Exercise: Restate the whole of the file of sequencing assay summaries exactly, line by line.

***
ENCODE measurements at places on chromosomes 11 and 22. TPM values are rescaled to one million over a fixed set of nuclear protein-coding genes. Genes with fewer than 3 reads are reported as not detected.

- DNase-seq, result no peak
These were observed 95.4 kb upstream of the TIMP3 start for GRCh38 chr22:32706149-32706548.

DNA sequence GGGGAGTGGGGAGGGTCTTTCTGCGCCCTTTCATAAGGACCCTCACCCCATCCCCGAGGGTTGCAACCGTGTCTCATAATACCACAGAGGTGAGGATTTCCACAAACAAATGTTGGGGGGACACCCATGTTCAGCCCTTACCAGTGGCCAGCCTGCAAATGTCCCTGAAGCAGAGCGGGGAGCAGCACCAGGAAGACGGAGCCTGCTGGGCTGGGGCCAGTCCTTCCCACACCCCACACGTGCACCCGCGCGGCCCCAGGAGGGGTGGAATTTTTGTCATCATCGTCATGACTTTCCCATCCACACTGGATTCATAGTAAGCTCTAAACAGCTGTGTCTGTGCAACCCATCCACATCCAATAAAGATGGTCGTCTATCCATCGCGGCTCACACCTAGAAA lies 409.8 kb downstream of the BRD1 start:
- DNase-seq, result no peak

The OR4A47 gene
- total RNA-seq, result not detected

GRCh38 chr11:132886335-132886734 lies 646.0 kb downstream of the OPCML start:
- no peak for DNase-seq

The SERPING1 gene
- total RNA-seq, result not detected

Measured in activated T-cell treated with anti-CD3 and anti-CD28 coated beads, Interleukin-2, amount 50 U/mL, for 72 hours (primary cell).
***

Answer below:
ENCODE measurements at places on chromosomes 11 and 22. TPM values are rescaled to one million over a fixed set of nuclear protein-coding genes. Genes with fewer than 3 reads are reported as not detected.

- DNase-seq, result no peak
These were observed 95.4 kb upstream of the TIMP3 start for GRCh38 chr22:32706149-32706548.

DNA sequence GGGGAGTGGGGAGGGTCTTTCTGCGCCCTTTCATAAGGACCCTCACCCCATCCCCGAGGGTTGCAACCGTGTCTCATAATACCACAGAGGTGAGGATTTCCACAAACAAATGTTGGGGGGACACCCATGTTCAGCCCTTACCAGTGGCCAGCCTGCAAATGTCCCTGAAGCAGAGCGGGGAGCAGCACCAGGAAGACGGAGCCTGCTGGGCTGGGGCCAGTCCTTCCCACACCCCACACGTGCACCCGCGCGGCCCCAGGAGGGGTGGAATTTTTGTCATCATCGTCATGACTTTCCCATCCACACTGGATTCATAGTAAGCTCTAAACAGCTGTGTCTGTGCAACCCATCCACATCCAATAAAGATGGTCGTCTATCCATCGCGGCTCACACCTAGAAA lies 409.8 kb downstream of the BRD1 start:
- DNase-seq, result no peak

The OR4A47 gene
- total RNA-seq, result not detected

GRCh38 chr11:132886335-132886734 lies 646.0 kb downstream of the OPCML start:
- no peak for DNase-seq

The SERPING1 gene
- total RNA-seq, result not detected

Measured in activated T-cell treated with anti-CD3 and anti-CD28 coated beads, Interleukin-2, amount 50 U/mL, for 72 hours (primary cell).